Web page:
Good vs. poor documentation: Don’t be ‘that guy’

Posted by Jeff Monforton on December 17, 2013 @ 2:20 pm

A well organized and well documented system, complete with commentary within your code, can only help you and your fellow developers and programmers.

Over the years we have all had to modify, repair, debug, and otherwise live with someone else’s code. The platforms vary, but the challenges remain the same—the biggest of which is, “What in #@$! was this guy thinking?!” Looking at that single—sometimes painful and often confusing—question leaves us wondering how it happened in the first place. More often than not, we find ourselves in this perplexing situation because the documentation has become separated from the program. This can happen for various reasons: - The equipment has changed hands several times, misplacing information - Someone saw this as an opportunity to insure continued employment by being the ‘go to’ guy - The dog ate it - It was never ... Continue Reading

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Some perspectives on MES implementations: Part 1

Posted by John Clemons on December 17, 2013 @ 2:19 pm

A lack of understanding or definition of MES within a company can lead to the same mistakes being made on project after project.

I think everyone knows by now that I’m a manufacturing execution systems (MES) guy from way back. I’ve been doing MES since way before they even called it MES. In fact, when I started doing it we didn’t even have a name for it. MES is one of the names for a class of computer-based systems that are focused on the execution side of manufacturing. Another common name for these systems is manufacturing operations management (MOM). I’ve seen more MES implementations than I can count, and I’ve seen so many of them that I’m seeing the same mistakes being repeated. It’s interesting in that the industries might change, the software might change, but the mistakes that are being made are the same. An entire class of mistakes can boil down to ... Continue Reading

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Penny wise and pound foolish

Posted by Bruce Brandt on December 17, 2013 @ 2:18 pm

A few appropriate costs early in a project can create major savings down the road and avoid a whole lot of aggravation in the process.

I’ve just finished helping support a project startup that has gone rather well in spite of some decisions to save cost at the start. I continue to be amazed time and time again that companies underestimate the impact of cutting the wrong costs, simply because they don’t know what the project really should cost before they go for funding. The project in this particular case  is actually the follow-on to the first phase of a system migration from one DCS platform to another. The customer’s old platform had been in service for a very long time and was becoming unsupportable when things failed. Since any migration was going to be a rip-and-replace, they decided to investigate what was now available in the market place and chose not to stay wi... Continue Reading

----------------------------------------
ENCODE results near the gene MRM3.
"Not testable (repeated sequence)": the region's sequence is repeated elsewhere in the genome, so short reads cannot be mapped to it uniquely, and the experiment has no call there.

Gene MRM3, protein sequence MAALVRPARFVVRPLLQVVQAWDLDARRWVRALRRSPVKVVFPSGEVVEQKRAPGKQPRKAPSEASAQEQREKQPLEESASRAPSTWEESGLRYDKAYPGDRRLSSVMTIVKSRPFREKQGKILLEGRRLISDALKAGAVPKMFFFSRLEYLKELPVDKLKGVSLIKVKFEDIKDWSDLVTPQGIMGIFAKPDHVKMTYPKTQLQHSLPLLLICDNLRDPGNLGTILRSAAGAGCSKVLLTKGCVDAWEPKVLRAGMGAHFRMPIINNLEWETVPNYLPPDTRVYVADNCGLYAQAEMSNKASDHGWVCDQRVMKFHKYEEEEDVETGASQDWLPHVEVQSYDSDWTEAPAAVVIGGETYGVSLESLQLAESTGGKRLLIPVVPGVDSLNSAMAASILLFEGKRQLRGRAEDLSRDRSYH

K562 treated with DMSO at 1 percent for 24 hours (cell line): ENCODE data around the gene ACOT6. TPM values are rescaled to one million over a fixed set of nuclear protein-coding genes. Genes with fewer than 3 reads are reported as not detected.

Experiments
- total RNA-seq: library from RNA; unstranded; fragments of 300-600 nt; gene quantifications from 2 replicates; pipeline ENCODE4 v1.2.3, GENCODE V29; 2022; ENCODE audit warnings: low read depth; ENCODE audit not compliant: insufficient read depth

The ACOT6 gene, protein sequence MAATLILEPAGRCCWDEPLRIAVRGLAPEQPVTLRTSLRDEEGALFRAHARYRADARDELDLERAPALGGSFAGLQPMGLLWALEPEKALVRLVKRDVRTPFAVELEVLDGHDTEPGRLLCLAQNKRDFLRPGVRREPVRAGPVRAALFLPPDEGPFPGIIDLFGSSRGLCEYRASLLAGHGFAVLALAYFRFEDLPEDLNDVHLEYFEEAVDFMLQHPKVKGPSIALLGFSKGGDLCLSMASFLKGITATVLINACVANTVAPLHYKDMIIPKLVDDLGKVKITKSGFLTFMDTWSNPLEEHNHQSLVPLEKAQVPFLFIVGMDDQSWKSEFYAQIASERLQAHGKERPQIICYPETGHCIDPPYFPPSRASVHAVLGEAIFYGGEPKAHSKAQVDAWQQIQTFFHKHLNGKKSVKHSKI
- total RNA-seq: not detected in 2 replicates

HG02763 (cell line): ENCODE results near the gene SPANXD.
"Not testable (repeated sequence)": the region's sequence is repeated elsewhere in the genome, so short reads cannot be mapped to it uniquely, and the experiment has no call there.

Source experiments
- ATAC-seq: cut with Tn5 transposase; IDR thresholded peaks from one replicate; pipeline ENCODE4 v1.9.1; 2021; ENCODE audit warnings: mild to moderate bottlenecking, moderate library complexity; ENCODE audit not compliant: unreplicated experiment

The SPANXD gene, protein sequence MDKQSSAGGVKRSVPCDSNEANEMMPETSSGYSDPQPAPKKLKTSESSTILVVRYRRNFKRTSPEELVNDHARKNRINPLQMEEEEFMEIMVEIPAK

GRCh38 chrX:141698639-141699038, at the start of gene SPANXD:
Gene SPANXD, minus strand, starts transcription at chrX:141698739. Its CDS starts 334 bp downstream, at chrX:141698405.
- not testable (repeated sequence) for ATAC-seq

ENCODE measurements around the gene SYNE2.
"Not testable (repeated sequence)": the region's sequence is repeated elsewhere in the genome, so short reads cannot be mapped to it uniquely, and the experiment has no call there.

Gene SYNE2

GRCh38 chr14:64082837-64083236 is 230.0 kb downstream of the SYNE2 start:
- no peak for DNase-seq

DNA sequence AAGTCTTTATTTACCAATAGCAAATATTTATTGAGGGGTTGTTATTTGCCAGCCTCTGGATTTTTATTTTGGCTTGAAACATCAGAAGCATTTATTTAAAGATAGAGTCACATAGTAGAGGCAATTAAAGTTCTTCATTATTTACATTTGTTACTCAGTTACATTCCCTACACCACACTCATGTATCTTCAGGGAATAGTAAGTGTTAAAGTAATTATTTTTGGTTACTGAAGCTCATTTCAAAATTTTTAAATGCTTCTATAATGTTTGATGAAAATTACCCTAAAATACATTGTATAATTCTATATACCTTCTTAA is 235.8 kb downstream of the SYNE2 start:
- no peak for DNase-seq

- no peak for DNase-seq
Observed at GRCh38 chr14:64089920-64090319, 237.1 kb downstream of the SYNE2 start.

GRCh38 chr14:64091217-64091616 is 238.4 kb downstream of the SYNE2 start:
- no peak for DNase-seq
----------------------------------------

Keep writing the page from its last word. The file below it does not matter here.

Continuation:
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Classified-area control panels

Posted by Andy Crossman on December 17, 2013 @ 2:16 pm

4 basic design concepts that could help avoid costly errors or worse.

Designing a control panel rated for a classified area can be a daunting task for individuals with limited or no prior experience. These four basic steps should get you started in the right direction: 1. Determine applicable codes for your geographic region—Before embarking on the design and laying out components, determine which governing agencies and applicable codes will come into play. That includes being cognizant of where the system will be built in addition to where it will be installed. If installed in another country you may have additional regulations to consider. 2. Obtain official documentation that declares the area classification—Note the emphasis on official, getting verification of the declared rating with tangible documentation. This is not an area in which “back of napkin,” or ... Continue Reading

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Science, it just works

Posted by Bruce Brandt on December 17, 2013 @ 2:09 pm

Some operational myths seem to live on even in the face of evidence to the contrary. How many of them are changing the way you work?

The actual quote is a bit harsher but the sentiment is the same: Science works and mythology doesn’t. Yet in my experience there is still a lot of mythology and misunderstanding at work in the application of process control that could be dispelled with proper scientific and engineering analysis, though sometimes the people involved just don’t understand. A case in point: I once had a boiler operator ask me when I was going to fix the electronic indicator on his control panel to match the reading on the drum level gauge glass. I told him that the gage glass was installed too low and that the electronic indicator was right. He replied that a gage glass couldn’t be wrong and proceeded to repeat his request every day. Finally, one morning I walk... Continue Reading

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